Like so many women, Parsonz is a survivor. She made it through a painful divorce with her husband, Josh Weaver (the guitarist for Royal Thunder), and made it out of a religious cult where she learned to play the guitar and sing. Her dreamy contribution to Women of Doom, "A Skeleton is Born," is a haunting track that showcases Parsonz's remarkable range and vocal style. MI asked Parsonz' to talk a little bit about how she found her voice and cultivated her distinctive vocal style:
"When I was a kid, I made scary movies using one of those video cameras that was bigger than my own head (lol). I remember playing back the footage and thinking I sounded like Bart Simpson! My whole life, people have always commented on my speaking voice, good and bad, so I guess that made me aware of it and perhaps a little self-conscious. I rarely listen to our music, mostly because it's hard not to hear an entirely different album based off of what you could have done better/more. But when I do decide to stroll down memory lane, I usually get uncomfortable when I focus on my voice.
I've come around over the past year, to a place where I have stopped being so self-deprecating and start allowing myself to love myself and accept who I am. Maybe that sounds like I'm goin' too far with it, but that's the truth. I scare myself with how much I don't give a fuck like I used to. Life is easy and good, and really, whatever you make it. With music and my voice, I think I found my sound by doing it, embracing it, and not giving a fuck. My voice came from all of my experiences in life and especially the road. The road is a fast-paced therapy session (lol). I've learned so much there. I break, I mend, I grow. And that's how I found/find my voice."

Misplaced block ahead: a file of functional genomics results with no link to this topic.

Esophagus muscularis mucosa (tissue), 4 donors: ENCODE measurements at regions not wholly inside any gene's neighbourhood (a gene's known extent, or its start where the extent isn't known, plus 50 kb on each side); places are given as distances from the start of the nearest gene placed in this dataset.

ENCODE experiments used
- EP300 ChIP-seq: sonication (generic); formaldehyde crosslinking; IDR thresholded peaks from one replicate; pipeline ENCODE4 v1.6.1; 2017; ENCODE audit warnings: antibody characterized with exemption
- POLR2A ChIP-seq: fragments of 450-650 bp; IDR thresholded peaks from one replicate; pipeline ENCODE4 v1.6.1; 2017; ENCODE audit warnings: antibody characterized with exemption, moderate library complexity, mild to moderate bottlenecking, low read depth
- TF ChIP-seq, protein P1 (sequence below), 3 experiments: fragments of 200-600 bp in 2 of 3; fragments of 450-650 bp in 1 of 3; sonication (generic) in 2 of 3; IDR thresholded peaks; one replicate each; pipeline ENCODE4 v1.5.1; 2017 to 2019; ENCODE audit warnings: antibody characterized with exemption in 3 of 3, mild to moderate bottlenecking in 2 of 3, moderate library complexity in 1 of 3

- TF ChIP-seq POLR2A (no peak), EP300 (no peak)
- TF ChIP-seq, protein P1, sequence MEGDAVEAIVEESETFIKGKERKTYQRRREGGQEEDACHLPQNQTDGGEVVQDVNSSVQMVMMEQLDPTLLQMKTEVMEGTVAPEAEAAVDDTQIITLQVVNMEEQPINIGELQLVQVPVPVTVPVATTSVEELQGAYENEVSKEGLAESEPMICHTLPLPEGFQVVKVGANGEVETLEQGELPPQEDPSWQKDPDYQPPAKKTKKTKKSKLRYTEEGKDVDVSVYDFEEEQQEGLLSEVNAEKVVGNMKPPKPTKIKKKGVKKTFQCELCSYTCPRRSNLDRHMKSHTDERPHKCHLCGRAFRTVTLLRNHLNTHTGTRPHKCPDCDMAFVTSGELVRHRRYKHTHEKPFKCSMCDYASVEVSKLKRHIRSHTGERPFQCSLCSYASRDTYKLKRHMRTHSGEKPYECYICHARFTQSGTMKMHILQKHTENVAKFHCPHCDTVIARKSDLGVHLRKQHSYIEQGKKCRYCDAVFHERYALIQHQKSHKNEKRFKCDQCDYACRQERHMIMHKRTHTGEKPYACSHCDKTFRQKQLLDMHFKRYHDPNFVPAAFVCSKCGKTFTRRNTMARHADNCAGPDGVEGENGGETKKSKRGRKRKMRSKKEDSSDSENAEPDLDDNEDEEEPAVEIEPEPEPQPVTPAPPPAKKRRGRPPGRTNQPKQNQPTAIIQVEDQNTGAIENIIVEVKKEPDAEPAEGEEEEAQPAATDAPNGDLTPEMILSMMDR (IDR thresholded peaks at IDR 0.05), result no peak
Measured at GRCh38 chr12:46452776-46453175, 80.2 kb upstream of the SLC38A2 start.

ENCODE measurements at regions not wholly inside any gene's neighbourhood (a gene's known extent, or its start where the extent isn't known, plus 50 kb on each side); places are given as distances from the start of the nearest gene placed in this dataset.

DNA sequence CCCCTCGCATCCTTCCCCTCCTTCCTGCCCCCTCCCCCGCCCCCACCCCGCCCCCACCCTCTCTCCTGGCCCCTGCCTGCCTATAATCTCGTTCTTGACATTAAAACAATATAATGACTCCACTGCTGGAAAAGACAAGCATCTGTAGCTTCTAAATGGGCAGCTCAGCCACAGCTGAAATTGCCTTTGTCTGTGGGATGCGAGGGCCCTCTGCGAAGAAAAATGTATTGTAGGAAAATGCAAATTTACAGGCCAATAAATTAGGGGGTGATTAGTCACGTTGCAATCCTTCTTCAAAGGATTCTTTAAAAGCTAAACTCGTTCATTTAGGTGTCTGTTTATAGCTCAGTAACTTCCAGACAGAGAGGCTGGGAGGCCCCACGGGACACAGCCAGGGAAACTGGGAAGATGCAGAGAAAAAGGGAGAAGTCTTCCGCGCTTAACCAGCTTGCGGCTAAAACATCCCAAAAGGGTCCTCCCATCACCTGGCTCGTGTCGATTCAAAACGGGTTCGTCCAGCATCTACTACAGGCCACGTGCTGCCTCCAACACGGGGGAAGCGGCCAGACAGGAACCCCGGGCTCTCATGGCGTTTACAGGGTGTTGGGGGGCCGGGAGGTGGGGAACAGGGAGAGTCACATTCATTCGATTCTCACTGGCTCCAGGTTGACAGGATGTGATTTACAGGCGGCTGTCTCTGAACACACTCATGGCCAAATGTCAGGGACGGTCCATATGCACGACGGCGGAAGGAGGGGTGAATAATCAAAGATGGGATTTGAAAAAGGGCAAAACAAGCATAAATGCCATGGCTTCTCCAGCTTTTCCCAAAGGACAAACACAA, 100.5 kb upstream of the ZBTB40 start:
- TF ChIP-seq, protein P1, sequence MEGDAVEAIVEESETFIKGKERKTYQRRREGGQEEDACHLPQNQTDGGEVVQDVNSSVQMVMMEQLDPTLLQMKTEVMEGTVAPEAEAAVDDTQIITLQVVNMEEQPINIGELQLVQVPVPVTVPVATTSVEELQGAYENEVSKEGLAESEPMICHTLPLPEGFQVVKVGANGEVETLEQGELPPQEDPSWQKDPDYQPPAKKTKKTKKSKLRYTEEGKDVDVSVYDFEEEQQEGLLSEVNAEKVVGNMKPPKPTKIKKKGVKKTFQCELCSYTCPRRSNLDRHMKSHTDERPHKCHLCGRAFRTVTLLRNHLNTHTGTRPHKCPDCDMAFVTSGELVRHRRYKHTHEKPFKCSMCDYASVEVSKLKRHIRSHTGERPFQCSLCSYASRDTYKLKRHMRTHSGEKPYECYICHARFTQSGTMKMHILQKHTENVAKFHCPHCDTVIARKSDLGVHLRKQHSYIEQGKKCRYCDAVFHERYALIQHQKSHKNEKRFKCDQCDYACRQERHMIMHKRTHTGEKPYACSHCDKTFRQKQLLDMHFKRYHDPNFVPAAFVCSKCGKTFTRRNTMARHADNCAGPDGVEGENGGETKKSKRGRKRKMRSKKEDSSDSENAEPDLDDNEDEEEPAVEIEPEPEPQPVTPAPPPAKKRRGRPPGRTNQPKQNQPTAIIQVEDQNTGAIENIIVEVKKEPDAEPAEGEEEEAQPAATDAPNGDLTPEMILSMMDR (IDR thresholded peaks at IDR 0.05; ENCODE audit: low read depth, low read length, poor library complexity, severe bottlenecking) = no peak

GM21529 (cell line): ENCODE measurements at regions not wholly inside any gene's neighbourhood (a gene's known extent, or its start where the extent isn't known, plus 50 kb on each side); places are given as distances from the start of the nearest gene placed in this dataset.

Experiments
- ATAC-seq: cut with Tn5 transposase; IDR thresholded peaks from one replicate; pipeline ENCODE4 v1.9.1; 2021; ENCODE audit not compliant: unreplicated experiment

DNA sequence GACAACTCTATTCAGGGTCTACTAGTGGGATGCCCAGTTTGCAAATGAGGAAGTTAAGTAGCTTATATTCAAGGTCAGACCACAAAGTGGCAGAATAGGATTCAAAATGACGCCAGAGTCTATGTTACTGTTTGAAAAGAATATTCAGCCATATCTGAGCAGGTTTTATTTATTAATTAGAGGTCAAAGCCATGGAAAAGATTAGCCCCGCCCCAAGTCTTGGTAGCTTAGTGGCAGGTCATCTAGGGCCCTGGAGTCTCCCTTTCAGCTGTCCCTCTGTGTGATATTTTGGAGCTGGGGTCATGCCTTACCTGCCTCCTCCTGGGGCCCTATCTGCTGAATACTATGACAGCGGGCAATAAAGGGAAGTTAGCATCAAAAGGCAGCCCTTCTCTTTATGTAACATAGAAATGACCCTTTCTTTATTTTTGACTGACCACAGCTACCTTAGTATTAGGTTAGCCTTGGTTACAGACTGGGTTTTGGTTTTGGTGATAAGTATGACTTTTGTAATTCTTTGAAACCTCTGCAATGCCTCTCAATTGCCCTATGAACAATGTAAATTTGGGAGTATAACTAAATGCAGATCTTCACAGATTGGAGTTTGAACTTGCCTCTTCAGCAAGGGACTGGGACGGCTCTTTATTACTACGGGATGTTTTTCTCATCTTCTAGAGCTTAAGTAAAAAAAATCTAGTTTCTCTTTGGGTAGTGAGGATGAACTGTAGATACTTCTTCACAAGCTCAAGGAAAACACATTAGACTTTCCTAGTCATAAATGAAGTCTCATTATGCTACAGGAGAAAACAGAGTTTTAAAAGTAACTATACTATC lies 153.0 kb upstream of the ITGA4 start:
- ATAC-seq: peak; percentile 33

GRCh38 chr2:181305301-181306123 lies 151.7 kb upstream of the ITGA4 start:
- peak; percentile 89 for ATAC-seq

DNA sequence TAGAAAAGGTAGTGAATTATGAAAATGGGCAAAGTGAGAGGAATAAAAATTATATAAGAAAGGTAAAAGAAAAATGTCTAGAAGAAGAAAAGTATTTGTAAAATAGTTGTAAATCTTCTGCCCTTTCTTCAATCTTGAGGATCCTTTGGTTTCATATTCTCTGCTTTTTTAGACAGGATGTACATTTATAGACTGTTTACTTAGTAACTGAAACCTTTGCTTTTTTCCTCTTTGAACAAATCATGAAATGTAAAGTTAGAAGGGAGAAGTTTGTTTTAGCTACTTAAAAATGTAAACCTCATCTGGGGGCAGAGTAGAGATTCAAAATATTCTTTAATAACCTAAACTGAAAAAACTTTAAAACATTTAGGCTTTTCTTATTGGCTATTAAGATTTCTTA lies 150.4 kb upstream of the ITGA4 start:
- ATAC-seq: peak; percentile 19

Vocalist High Priestess Nighthawk is the longest-running original member of the Philadelphia doom band Heavy Temple. She is also the band's primary lyricist. Her first experience with a musical instrument was with the piano at age seven and would move on the cello, following a path defined by classical music. High Priestess Nighthawk ditched the classical gas and upgraded to a bass guitar and starting jamming with various local bands. However, Nighthawk does not disparage her classical upbringing and believes her background helped her adapt her talent to other instruments, including her voice. Here's Nighthawk laying down some truth about the importance and brutality of classical jams:
"I mean when you look at certain kinds of metal, there's classical music all over the place. Tchaikovsky was super brutal, so is Beethoven, so I can only speak for myself, but I think that having the classical background definitely helped me."